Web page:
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Peter Oborne & Richard Heller

Peter Oborne has been the chief political commentator for the Daily Telegraph and the Daily Mail, a maker of several documentaries and written and broadcast for many different media. He is the author of a biography of Basil D’Oliveira and of Wounded Tiger, a history of Pakistan cricket, both of which won major awards.

Richard Heller was a long-serving humorous columnist on The Mail on Sunday and more briefly, on The Times. He worked in the movie business in the United States and the UK, including a brief engagement on a motion picture called Cycle Sluts Versus The Zombie Ghouls. He is the author of two cricket-themed novels A Tale of Ten Wickets and The Network. He appeared in two Mastermind finals: in the first his special subject was the life of Sir Gary Sobers.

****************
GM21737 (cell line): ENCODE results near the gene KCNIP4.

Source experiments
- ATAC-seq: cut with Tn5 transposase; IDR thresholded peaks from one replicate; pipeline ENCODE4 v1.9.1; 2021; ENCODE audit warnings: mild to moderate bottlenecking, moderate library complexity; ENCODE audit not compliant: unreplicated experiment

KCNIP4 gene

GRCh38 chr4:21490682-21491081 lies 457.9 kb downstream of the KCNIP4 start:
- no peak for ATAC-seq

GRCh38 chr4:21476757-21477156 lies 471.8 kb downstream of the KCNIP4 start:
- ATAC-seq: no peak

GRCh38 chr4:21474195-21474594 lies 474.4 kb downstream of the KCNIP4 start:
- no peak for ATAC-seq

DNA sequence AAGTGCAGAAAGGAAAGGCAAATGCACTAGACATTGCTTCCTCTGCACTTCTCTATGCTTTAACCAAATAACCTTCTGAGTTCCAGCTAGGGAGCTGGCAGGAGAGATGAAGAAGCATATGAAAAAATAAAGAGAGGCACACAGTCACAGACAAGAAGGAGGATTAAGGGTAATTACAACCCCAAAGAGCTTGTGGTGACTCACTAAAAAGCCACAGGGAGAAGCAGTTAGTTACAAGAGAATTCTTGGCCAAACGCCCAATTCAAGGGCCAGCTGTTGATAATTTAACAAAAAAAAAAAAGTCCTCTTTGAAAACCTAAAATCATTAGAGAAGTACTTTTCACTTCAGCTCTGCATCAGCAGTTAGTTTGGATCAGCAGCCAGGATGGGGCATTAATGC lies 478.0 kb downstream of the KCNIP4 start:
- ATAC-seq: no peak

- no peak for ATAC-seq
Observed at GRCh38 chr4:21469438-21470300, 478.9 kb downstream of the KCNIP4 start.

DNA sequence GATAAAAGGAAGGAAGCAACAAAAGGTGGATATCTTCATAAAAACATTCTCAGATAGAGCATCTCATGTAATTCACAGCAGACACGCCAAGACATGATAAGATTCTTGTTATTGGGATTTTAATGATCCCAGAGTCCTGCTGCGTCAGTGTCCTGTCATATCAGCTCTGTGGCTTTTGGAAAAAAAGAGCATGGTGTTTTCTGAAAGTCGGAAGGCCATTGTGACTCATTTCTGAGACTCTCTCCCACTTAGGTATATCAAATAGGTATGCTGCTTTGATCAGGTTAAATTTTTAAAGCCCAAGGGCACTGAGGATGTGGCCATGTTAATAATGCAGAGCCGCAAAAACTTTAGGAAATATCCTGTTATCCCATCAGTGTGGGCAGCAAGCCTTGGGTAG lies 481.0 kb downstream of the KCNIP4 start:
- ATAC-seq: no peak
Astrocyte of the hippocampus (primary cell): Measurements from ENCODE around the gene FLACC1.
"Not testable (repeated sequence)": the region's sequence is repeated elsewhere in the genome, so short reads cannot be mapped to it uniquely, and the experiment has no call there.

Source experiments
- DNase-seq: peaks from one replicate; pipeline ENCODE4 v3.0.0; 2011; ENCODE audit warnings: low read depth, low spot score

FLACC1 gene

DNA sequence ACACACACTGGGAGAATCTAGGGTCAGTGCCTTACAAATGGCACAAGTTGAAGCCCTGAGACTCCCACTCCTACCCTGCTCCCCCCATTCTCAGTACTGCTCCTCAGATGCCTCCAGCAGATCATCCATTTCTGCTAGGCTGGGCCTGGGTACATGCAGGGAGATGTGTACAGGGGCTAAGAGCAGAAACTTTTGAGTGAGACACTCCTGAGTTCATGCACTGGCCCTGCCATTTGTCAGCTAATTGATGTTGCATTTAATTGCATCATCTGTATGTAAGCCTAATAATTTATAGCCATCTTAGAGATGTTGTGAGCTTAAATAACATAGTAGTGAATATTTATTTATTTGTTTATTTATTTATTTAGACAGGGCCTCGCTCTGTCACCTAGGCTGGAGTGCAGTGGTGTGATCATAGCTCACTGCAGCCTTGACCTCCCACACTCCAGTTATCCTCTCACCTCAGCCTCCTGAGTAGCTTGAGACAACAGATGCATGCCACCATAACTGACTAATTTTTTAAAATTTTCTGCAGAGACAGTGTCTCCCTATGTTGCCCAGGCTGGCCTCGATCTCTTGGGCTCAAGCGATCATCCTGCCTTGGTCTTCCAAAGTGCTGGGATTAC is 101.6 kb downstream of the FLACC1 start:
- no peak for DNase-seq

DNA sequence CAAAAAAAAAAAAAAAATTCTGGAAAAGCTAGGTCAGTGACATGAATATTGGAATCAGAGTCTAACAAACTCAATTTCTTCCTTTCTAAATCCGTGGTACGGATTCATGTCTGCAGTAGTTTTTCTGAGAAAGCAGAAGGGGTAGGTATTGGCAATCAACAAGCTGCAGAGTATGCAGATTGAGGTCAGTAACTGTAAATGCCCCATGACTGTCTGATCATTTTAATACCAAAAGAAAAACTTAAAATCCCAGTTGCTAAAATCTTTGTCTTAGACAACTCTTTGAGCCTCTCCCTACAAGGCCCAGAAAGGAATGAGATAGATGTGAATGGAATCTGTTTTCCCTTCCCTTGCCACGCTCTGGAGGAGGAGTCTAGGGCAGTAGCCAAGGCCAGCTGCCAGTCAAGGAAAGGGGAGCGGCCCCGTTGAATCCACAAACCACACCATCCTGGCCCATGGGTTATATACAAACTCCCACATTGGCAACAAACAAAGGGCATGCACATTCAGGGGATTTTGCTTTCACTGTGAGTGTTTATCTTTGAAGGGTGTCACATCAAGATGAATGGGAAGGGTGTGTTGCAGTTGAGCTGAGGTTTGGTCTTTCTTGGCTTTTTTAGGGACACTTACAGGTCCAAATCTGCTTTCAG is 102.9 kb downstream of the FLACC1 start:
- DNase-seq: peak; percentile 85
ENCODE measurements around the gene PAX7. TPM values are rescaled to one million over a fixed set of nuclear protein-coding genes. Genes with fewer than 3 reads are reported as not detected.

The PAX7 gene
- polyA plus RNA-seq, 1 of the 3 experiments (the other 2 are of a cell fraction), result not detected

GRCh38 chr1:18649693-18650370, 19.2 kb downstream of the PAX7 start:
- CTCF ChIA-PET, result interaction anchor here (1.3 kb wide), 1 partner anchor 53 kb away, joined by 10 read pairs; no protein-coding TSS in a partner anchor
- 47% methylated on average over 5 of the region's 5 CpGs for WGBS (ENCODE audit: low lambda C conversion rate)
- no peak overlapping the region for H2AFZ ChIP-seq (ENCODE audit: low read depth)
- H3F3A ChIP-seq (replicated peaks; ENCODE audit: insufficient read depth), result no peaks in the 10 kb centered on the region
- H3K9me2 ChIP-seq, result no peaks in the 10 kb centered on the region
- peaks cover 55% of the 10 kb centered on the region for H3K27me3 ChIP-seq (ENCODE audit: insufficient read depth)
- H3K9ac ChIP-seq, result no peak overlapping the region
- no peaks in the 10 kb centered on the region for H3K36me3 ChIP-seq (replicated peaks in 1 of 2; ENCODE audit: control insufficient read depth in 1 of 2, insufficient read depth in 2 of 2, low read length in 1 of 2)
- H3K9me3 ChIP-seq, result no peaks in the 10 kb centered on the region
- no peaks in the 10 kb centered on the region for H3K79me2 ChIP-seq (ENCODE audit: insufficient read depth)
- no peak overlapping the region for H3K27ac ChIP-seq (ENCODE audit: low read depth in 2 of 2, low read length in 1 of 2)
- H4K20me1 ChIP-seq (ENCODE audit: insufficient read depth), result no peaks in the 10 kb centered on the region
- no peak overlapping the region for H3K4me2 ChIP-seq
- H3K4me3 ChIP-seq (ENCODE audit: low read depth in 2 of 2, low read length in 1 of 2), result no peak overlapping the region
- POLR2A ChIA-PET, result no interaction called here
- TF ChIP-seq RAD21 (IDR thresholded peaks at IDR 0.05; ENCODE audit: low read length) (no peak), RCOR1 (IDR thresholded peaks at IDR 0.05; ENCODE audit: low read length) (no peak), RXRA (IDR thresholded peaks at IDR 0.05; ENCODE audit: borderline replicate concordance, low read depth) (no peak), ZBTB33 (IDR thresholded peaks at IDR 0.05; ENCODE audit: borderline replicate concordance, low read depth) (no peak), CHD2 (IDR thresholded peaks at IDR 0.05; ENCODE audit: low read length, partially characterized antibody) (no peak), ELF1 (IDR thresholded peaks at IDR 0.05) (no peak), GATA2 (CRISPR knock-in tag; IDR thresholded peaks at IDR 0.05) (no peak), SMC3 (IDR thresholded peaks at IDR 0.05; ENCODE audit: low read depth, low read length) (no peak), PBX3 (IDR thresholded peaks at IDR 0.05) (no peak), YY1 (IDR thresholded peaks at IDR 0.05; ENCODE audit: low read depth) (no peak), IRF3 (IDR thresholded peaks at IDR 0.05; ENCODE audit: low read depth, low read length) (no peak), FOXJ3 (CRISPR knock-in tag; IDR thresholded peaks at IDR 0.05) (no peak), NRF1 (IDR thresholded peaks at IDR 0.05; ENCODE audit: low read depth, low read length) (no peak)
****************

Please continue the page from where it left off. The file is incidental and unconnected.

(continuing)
Oborne & Heller cricketing partnership

Jointly, he and Peter produced White On Green, celebrating the drama of Pakistan cricket, including the true story of the team which lost a first-class match by an innings and 851 runs.

Peter and Richard have played cricket with and against each other for a variety of social sides, including Parliament’s team, the Lords and Commons, and in over twenty countries including India, Pakistan, the United States, Ireland, Spain, Portugal, France, Greece, Australia, Zimbabwe, New Zealand and Morocco.

The Podcast is produced by Bridget Osborne and James Willcocks at The Chiswick Calendar.